Penny is my favorite. Doubtless some of this has to do with the mysterious charms inherent in a healthy 20-year-old female, but I believe it is also about how the acting talents of Kaley Cuoco are put to use. She has the amazing ability to transmit what her character is thinking through facial expression.
There is a scene in which Amy Farrah Fowler (played by Mayim Bialik who used to play Blossom) who was NOT Sheldon’s girlfriend asks Penny if she considers herself a slut. Penny responds, “I’m not a slut,” but in doing so, she pauses. You can see her consider the notion.
Penny is opposite of Sheldon. To Sheldon, knowledge of science and all that is academic comes naturally while he has to study his way through even the simplest social interaction. Penny is a natural people-person who is untutored in academics.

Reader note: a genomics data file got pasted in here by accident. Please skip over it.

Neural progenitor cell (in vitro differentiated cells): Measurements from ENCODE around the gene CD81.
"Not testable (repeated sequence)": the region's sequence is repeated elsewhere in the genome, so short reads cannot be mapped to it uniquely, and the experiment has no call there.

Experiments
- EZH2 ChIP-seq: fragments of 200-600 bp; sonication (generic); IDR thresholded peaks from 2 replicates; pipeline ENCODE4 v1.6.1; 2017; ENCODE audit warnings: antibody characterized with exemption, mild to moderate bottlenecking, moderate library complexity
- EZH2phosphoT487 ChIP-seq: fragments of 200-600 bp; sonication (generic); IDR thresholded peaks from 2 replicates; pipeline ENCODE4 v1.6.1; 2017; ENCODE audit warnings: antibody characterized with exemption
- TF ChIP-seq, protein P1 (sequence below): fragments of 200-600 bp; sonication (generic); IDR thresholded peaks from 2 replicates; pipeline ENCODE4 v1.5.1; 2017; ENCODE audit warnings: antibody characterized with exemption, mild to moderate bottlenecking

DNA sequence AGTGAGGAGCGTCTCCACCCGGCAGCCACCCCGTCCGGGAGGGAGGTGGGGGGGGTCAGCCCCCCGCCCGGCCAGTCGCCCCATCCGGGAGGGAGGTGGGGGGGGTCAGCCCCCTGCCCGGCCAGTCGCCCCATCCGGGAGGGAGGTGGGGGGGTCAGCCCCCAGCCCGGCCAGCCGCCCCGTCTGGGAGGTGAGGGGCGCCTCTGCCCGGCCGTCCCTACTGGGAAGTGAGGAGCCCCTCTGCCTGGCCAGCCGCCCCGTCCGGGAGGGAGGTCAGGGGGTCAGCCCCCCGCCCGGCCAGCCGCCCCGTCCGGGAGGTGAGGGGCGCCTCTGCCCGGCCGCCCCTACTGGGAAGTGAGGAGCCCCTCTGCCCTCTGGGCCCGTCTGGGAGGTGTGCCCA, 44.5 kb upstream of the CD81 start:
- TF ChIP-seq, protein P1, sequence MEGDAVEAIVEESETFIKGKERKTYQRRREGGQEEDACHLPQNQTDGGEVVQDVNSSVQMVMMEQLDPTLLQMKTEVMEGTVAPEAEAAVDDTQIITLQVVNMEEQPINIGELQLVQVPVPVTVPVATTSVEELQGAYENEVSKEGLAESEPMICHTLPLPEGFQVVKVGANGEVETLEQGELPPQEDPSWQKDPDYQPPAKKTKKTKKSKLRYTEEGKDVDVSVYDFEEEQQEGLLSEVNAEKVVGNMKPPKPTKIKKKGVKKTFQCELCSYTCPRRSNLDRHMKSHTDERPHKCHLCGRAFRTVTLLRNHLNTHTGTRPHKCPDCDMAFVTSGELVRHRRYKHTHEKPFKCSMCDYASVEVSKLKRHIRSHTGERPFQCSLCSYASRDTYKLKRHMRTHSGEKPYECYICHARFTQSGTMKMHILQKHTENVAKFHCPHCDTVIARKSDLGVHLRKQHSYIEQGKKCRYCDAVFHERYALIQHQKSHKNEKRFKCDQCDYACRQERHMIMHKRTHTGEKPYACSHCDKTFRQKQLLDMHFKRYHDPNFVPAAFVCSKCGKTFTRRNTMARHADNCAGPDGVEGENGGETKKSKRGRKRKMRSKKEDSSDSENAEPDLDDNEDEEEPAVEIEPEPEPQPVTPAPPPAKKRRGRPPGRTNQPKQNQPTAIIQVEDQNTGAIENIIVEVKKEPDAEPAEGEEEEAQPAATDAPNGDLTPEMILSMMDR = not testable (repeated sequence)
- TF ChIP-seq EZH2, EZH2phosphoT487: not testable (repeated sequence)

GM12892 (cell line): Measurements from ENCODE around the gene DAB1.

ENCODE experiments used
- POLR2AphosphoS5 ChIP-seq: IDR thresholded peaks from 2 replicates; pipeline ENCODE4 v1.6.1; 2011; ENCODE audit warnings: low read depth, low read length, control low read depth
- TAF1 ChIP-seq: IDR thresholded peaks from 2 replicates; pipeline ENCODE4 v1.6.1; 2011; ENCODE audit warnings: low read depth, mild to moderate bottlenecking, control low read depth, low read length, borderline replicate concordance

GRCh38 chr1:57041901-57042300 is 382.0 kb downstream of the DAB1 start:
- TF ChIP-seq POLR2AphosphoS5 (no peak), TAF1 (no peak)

In spite of Penny’s many charms, the show is, of course, centered on the scientists but, and this is the important insight, not the science. The science is there as background to the study of the characters.
As an academic, at some point I came to the realization that I got most of the picture I had of the world through books and other media and —this is the important part — books are not the same as reality.
Books are a sketch, a photograph, at best a statue. While these are all good, even a statue of Venus is not the same as being with her.
This is true of academics from the arts, the humanities, and the social sciences as much as the sciences, but each has its own flavor.
(Cheers did a good job of showing how this is manifested in the arts and humanities with the Diane character.)